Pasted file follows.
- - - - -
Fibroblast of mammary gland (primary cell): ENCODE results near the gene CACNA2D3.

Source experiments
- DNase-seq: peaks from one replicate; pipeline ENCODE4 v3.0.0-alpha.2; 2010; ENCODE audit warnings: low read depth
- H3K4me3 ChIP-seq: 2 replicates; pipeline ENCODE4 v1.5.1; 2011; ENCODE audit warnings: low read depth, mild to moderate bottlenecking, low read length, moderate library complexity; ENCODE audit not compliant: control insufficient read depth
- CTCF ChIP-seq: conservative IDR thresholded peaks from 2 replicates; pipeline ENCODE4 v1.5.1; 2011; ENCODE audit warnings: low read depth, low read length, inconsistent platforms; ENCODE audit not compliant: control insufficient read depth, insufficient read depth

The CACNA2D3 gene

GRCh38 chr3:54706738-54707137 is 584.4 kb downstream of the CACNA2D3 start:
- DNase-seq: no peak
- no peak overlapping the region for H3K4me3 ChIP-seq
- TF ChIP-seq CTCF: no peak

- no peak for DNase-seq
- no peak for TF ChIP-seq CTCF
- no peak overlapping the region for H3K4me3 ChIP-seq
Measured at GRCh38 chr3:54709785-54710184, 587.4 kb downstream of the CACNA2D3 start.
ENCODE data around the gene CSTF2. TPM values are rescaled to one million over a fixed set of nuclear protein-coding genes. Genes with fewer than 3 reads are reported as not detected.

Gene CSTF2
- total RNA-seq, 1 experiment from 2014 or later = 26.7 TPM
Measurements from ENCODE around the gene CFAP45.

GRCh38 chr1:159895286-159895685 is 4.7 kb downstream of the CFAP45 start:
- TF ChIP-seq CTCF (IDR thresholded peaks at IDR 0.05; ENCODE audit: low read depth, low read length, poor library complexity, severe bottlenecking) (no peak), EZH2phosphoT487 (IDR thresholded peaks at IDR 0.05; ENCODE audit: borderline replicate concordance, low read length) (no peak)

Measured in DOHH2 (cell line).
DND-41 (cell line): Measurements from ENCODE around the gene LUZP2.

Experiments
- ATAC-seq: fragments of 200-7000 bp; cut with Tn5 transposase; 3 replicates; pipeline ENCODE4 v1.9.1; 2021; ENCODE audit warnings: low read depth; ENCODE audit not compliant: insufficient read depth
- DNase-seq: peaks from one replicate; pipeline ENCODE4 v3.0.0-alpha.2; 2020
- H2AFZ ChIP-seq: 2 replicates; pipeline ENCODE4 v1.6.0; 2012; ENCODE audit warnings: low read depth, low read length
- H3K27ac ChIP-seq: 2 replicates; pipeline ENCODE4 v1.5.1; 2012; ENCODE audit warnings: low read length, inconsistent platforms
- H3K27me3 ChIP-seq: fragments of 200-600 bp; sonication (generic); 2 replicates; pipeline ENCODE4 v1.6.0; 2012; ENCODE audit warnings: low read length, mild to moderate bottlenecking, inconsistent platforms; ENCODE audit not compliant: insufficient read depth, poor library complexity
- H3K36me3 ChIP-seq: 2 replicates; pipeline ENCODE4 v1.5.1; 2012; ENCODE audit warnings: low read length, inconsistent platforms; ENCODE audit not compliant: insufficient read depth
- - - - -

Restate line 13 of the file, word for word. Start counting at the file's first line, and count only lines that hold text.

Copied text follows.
- no peak overlapping the region for H3K4me3 ChIP-seq